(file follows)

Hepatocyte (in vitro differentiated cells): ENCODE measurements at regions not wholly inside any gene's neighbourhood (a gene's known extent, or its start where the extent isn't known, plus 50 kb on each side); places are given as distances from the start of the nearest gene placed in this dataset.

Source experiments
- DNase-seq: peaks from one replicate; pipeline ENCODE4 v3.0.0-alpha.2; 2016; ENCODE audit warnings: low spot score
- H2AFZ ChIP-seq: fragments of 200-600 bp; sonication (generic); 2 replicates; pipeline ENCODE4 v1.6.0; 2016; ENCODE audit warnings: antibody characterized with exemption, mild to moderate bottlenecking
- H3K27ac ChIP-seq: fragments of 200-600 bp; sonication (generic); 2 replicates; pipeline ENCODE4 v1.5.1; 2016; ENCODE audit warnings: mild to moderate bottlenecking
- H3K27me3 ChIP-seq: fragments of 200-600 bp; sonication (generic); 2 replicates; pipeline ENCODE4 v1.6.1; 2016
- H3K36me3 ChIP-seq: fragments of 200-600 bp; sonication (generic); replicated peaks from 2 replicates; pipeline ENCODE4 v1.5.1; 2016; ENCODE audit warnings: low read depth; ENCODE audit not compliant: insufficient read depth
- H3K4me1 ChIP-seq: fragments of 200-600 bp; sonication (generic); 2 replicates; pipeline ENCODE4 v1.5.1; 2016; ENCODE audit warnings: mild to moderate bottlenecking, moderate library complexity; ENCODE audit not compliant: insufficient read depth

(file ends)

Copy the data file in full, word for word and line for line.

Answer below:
Hepatocyte (in vitro differentiated cells): ENCODE measurements at regions not wholly inside any gene's neighbourhood (a gene's known extent, or its start where the extent isn't known, plus 50 kb on each side); places are given as distances from the start of the nearest gene placed in this dataset.

Source experiments
- DNase-seq: peaks from one replicate; pipeline ENCODE4 v3.0.0-alpha.2; 2016; ENCODE audit warnings: low spot score
- H2AFZ ChIP-seq: fragments of 200-600 bp; sonication (generic); 2 replicates; pipeline ENCODE4 v1.6.0; 2016; ENCODE audit warnings: antibody characterized with exemption, mild to moderate bottlenecking
- H3K27ac ChIP-seq: fragments of 200-600 bp; sonication (generic); 2 replicates; pipeline ENCODE4 v1.5.1; 2016; ENCODE audit warnings: mild to moderate bottlenecking
- H3K27me3 ChIP-seq: fragments of 200-600 bp; sonication (generic); 2 replicates; pipeline ENCODE4 v1.6.1; 2016
- H3K36me3 ChIP-seq: fragments of 200-600 bp; sonication (generic); replicated peaks from 2 replicates; pipeline ENCODE4 v1.5.1; 2016; ENCODE audit warnings: low read depth; ENCODE audit not compliant: insufficient read depth
- H3K4me1 ChIP-seq: fragments of 200-600 bp; sonication (generic); 2 replicates; pipeline ENCODE4 v1.5.1; 2016; ENCODE audit warnings: mild to moderate bottlenecking, moderate library complexity; ENCODE audit not compliant: insufficient read depth